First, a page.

What The Royal Commission Means For You

This column was supposed to be a rip-snorter.

See, Monday — when the findings of the Hayne Royal Commission were released — was like Grand Final Day for me … I (almost) got more airplay than Kerri-Anne Kennerley. Not only was it the biggest news item of the week, it was arguably the biggest finance story since the GFC.

So, earlier in the week I wrote to the Barefoot Community — literally hundreds of thousands of people — and offered to answer any questions on the Royal Commission, in today’s column.

I had a tin of Nescafe Blend 43, and toothpicks, at the ready to answer the flood of questions.

Here’s what came through:

One guy wanted to know if marijuana stocks would be affected (ummm no, smokey), another asked what aftershave I use (?), and a few wanted to know if it was a good time to buy or sell homes.

So here’s my big takeout from this week:

You don’t really give a toss about the Royal Commission findings, do you?

(Sure, the media banged on about it, but everyone else was like, “How about that psycho on MAFS, am I right?”)

Yet there was one group who flooded my inbox: mortgage brokers — who were angrier than Alby Mangels (google him) at the Hayne-bomb’s recommendation to blow their trailing commissions to Timbuktu.

It was easy to spot them — they often wrote IN FULL CAPS. Why were they so mad?

Well, the biggest change from the Royal Commission recommendations will come in two to three years’ time when you shop for a home loan. If it all comes to pass, banks will be banned from paying both up-front and trailing commissions to brokers. Instead, you’ll pay an up-front fee to the mortgage broker for the advice.

Yet how will that work out in the real world?

Luckily, I happen to know, because I did this last year with one of my staff, Karen, who came to me and said she wanted to refinance her home loan.

We did three things:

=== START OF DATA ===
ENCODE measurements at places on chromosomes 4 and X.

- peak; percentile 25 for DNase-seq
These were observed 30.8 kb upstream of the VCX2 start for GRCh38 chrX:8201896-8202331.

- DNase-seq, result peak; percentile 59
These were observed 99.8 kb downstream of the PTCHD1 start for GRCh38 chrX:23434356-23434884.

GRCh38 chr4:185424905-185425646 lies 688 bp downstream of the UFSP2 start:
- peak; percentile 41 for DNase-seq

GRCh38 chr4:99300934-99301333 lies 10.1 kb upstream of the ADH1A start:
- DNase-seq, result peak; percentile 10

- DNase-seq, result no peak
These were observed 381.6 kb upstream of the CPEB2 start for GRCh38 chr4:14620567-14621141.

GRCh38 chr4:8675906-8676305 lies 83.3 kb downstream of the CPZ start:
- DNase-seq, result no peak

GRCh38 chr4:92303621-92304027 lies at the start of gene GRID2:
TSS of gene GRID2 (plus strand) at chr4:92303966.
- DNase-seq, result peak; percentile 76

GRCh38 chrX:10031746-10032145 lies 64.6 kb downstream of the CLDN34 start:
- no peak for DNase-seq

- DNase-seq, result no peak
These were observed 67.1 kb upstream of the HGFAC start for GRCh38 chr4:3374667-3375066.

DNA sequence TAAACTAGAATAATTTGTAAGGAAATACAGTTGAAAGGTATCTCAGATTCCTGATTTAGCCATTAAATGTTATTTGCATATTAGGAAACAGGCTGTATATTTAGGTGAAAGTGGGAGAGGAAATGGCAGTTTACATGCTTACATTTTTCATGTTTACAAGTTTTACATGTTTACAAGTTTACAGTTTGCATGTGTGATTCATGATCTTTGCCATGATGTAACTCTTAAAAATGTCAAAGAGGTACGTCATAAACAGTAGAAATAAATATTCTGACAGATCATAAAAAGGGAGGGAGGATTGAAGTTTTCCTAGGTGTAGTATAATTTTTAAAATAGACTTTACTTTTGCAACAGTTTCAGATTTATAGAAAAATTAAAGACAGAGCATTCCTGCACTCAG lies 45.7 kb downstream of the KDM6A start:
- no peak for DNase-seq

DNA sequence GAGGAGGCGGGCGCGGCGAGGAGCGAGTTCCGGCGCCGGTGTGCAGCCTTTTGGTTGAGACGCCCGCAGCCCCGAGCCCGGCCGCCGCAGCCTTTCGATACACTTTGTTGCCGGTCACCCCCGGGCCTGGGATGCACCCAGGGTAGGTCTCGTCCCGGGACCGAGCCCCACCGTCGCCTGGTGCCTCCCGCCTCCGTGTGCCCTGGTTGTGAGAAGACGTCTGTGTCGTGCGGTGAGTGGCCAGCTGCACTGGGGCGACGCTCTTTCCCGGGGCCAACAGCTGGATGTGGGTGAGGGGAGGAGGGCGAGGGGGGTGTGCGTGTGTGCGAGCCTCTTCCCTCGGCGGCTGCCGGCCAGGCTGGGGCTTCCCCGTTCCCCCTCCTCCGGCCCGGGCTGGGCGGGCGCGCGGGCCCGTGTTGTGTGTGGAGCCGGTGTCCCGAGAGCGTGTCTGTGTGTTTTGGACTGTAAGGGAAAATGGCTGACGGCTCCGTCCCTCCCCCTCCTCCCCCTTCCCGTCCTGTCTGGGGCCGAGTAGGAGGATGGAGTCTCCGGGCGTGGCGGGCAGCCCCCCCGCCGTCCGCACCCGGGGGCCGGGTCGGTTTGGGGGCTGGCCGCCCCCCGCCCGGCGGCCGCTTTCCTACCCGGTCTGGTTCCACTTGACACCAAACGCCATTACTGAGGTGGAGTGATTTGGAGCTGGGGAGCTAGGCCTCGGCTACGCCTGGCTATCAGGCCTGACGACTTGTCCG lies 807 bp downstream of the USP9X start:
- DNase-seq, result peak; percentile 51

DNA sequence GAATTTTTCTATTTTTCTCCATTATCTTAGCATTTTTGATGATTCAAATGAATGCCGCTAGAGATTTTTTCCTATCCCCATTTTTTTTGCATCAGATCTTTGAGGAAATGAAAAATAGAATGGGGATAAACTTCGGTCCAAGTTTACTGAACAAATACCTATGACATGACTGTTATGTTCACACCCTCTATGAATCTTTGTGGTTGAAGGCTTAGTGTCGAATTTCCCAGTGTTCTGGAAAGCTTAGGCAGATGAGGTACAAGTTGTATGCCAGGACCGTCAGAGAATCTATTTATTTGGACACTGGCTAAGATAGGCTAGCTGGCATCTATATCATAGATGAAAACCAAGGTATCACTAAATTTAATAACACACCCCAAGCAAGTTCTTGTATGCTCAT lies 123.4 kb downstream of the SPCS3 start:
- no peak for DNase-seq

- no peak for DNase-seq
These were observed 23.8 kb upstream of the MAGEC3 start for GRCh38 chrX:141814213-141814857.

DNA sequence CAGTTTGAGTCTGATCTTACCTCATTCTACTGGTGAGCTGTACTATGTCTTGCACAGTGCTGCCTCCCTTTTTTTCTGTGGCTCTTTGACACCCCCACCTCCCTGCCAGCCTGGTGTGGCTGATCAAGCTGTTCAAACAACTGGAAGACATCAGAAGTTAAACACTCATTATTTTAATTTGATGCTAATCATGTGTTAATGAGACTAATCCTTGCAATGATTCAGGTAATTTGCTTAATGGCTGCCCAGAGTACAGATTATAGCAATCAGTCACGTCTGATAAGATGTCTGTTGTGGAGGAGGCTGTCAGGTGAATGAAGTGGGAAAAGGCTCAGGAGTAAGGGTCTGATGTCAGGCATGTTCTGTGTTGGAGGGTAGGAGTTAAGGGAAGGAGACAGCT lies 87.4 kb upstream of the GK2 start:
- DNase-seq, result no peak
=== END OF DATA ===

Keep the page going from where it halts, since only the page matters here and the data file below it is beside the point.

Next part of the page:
First, we shopped around to see what rate online lenders like UBank and Homeloans.com.au were offering.

Second, she rang her bank and used the scripts in my book to see if they’d match thecheapest deal.

Third, I arranged for her to see a totally independent mortgage expert who charged an hourly fee for his unconflicted research, with absolutely no kickbacks. (This is the proposed model that will be in place in a few years.)

His fee for the research?

$4,000.

Well, you could have knocked Karen over with a feather.

“I don’t have $4,000!” she cried.

The independent broker explained it would take 20 hours of research at $200 per hour … but that he would also rebate both the upfront and the trailing commissions.

In the end, Karen ditched him and went with another broker who was recommended by her accountant.

“What did they charge you?” I asked.

“Actually, I don’t remember … but I know I didn’t have to pay anything up front!” she said.

And there’s the problem:

The finance industry has trained customers to expect that financial advice should be ‘free’ … free home loan advice, free insurance advice, and (back in the old days) free financial plans.

However, the truth is that ‘free’ is the most expensive way to get advice — because they’re loading up the cost of the product and generally expressing it as a percentage rather than a flat dollar cost, to obscure it further.

Still, most Aussies are like Karen … they’d rather have ‘free’ advice — no matter how much it costs them in the long run.

Tread Your Own Path!